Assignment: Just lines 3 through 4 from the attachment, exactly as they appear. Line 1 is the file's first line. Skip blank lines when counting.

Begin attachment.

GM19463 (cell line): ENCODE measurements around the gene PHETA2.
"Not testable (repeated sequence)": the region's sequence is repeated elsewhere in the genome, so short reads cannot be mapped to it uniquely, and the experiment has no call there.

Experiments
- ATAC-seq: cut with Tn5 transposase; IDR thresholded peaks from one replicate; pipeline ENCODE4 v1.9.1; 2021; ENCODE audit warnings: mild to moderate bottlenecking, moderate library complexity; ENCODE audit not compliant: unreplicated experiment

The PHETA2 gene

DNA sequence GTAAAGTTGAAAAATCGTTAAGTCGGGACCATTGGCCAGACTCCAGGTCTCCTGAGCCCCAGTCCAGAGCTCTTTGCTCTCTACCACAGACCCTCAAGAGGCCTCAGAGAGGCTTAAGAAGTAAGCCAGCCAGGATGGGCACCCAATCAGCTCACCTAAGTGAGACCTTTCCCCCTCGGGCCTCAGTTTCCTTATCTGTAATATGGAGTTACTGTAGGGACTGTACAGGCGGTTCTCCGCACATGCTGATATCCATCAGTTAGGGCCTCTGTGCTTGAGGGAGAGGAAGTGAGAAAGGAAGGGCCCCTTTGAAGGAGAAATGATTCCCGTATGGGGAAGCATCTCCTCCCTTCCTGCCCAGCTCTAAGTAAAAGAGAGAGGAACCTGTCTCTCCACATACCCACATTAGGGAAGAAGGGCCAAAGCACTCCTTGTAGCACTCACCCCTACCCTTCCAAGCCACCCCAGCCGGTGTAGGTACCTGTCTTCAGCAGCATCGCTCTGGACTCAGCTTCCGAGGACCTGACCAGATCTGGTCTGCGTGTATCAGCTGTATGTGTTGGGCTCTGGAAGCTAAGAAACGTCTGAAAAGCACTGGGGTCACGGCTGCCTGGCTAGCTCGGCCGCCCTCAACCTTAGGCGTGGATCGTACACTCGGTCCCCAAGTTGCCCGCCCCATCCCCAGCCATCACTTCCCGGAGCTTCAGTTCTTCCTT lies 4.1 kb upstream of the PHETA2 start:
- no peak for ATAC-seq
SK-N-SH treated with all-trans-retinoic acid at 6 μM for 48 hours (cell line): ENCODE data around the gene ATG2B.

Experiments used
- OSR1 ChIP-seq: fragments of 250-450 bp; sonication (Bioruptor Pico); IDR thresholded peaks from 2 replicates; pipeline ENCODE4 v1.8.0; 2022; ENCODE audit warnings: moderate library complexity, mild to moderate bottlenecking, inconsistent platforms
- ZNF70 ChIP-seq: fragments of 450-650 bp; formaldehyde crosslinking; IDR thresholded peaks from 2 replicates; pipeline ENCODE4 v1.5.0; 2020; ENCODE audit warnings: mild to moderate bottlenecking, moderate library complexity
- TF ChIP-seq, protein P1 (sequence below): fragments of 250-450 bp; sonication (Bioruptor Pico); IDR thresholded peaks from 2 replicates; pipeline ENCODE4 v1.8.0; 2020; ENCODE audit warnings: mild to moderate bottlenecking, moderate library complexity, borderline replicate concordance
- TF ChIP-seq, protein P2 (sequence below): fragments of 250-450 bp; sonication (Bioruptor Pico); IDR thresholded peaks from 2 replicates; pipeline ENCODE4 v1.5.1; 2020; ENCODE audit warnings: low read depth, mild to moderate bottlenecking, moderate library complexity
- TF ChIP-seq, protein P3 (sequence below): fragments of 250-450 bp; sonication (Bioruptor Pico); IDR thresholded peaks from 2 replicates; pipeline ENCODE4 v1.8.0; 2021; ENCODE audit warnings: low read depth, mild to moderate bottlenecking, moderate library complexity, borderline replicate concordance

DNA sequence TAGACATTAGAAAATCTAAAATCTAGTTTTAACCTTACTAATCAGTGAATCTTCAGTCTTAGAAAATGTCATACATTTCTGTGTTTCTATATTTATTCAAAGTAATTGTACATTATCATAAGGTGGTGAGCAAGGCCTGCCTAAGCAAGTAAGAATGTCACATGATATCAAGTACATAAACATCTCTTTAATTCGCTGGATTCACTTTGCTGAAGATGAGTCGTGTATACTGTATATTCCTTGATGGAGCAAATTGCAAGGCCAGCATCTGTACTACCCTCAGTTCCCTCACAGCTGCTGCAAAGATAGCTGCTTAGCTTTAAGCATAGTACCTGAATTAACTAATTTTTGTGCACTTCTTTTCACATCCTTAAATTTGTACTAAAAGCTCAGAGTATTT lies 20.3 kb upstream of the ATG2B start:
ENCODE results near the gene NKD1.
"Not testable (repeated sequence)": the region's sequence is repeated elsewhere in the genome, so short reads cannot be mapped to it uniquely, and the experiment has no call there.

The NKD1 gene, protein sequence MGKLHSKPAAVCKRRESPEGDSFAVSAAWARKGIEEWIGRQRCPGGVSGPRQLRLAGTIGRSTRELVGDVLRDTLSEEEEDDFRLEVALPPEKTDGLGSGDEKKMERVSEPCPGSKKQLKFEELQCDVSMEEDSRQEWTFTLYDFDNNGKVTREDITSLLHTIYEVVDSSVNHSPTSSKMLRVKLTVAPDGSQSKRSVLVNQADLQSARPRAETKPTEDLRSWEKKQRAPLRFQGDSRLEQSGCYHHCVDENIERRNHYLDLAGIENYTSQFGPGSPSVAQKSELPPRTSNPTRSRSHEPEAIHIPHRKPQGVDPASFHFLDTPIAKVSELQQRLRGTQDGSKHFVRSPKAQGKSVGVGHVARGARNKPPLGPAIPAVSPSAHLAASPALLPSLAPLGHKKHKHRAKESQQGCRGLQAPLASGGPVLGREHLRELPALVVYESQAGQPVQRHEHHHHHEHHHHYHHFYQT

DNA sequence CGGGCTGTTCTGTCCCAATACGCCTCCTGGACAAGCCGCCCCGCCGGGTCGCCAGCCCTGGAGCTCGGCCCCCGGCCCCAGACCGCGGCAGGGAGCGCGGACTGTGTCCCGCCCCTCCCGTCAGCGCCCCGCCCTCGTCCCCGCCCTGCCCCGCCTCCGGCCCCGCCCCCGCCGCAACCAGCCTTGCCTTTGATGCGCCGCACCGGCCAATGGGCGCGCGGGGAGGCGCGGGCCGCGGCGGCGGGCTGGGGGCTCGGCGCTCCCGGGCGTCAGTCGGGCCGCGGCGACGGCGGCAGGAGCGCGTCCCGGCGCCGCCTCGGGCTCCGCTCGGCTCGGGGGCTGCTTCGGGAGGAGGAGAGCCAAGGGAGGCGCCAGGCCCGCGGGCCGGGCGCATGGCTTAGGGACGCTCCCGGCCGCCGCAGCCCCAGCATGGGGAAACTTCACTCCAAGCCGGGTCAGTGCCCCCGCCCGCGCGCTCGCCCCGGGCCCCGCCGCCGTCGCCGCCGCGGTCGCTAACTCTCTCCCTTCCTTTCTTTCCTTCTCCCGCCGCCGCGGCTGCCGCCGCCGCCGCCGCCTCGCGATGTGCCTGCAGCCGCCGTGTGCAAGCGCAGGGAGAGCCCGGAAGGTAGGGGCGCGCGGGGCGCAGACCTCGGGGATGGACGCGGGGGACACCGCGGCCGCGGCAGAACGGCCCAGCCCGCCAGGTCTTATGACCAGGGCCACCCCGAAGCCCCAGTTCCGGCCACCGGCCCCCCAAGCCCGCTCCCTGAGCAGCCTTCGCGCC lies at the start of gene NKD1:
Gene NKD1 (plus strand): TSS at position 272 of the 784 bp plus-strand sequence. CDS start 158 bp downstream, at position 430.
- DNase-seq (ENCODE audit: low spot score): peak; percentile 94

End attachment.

Experiments
- ATAC-seq: cut with Tn5 transposase; IDR thresholded peaks from one replicate; pipeline ENCODE4 v1.9.1; 2021; ENCODE audit warnings: mild to moderate bottlenecking, moderate library complexity; ENCODE audit not compliant: unreplicated experiment